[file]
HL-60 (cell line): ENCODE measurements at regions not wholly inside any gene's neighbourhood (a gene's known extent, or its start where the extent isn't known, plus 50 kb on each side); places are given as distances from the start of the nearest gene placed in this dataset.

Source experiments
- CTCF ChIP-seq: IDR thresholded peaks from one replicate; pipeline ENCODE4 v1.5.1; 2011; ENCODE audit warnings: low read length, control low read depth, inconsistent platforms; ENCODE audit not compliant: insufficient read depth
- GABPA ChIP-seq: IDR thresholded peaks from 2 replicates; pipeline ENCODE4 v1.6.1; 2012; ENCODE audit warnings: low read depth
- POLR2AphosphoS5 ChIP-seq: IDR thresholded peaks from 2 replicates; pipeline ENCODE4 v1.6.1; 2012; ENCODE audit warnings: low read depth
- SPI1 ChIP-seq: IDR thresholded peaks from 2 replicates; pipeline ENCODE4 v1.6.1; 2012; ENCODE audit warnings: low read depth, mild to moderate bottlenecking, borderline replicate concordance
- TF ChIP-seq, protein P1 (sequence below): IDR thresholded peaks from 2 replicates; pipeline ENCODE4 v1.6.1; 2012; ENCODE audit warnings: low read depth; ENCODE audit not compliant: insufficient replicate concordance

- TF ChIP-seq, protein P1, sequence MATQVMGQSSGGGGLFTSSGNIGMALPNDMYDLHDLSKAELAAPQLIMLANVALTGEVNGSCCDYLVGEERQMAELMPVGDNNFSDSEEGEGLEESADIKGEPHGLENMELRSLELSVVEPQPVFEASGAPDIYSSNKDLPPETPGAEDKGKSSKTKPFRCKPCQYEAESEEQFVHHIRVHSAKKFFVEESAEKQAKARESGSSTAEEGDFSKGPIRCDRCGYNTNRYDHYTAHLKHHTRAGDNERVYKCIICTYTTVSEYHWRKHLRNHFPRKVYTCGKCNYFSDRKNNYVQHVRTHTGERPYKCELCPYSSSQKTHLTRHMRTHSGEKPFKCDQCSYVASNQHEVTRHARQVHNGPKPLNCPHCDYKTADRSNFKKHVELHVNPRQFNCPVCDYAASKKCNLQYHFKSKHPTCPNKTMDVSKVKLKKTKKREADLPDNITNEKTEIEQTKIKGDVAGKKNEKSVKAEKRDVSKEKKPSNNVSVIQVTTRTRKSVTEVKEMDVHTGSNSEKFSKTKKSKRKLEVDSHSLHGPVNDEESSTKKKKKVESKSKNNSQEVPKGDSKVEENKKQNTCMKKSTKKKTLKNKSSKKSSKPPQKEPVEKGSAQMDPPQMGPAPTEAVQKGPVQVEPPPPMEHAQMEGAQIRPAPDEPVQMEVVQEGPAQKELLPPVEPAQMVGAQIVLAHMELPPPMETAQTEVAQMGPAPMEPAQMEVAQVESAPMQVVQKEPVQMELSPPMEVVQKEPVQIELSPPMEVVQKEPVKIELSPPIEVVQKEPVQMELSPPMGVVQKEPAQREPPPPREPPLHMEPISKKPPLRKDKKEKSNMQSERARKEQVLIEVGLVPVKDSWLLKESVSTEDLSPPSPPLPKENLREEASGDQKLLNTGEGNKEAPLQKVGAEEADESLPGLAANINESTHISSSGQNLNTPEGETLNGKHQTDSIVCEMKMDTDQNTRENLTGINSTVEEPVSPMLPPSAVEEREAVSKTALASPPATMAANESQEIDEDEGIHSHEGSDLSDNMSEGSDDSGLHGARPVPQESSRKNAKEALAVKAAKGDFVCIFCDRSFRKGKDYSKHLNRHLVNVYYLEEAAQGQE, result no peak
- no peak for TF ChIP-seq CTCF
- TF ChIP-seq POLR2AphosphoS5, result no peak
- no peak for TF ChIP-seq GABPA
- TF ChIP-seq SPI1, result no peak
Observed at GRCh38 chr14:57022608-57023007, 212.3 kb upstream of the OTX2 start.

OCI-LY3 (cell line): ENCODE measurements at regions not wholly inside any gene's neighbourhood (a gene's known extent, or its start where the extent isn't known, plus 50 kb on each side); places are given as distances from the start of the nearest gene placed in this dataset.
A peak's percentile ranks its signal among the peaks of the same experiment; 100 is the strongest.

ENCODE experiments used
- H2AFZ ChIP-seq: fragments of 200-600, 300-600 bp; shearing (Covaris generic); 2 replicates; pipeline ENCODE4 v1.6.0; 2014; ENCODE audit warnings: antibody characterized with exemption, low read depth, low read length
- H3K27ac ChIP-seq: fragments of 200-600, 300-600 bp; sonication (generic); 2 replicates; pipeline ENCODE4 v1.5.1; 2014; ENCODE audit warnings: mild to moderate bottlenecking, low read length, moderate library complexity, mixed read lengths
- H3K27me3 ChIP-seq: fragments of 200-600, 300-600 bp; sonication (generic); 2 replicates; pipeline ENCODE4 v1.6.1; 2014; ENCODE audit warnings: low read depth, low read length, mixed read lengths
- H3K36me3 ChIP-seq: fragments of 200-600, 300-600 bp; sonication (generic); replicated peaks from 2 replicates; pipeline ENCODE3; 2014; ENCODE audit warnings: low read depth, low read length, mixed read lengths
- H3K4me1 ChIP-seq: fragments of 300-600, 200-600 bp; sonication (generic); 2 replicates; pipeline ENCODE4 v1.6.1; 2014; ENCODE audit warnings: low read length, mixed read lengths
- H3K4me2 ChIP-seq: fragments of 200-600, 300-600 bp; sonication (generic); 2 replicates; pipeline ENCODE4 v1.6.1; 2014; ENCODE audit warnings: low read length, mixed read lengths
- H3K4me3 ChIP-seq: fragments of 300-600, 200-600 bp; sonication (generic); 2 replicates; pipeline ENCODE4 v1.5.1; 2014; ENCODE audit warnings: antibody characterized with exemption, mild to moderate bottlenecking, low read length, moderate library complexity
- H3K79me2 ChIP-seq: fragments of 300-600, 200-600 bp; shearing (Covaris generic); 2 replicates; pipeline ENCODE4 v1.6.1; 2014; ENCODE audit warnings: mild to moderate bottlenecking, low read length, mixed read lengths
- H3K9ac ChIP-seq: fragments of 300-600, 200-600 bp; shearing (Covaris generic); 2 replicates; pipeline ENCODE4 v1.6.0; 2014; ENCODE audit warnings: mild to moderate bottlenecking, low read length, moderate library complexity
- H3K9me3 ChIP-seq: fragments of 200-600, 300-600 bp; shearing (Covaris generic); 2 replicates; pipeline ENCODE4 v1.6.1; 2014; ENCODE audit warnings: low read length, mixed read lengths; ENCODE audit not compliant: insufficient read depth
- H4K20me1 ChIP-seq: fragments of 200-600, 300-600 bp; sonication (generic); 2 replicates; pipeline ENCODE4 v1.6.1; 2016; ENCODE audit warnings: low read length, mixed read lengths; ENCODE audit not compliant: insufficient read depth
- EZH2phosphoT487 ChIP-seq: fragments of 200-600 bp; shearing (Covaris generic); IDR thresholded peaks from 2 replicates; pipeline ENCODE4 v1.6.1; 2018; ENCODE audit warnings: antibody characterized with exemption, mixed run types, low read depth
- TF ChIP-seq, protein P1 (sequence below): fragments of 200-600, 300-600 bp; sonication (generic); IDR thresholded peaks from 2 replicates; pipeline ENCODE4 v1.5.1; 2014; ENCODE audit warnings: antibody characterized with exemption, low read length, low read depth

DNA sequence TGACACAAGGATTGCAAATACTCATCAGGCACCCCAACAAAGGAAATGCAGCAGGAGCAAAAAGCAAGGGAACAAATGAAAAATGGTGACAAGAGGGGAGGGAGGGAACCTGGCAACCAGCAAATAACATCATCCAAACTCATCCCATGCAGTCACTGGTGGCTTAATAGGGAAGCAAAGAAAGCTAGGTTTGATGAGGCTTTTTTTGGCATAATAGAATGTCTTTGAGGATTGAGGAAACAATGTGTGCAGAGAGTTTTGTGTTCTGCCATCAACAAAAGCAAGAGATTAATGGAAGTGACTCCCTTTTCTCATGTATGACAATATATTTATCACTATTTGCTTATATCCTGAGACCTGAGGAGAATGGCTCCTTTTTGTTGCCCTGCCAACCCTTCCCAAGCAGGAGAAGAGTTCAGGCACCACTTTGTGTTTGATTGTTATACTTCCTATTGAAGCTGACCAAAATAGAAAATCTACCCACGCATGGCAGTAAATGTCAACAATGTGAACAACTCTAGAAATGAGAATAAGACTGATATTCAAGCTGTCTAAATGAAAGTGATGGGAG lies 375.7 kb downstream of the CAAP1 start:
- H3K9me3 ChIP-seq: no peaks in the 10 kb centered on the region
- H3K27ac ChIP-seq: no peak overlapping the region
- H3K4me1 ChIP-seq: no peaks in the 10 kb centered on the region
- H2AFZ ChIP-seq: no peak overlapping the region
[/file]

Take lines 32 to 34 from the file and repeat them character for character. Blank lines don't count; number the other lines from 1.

- H3K27ac ChIP-seq: no peak overlapping the region
- H3K4me1 ChIP-seq: no peaks in the 10 kb centered on the region
- H2AFZ ChIP-seq: no peak overlapping the region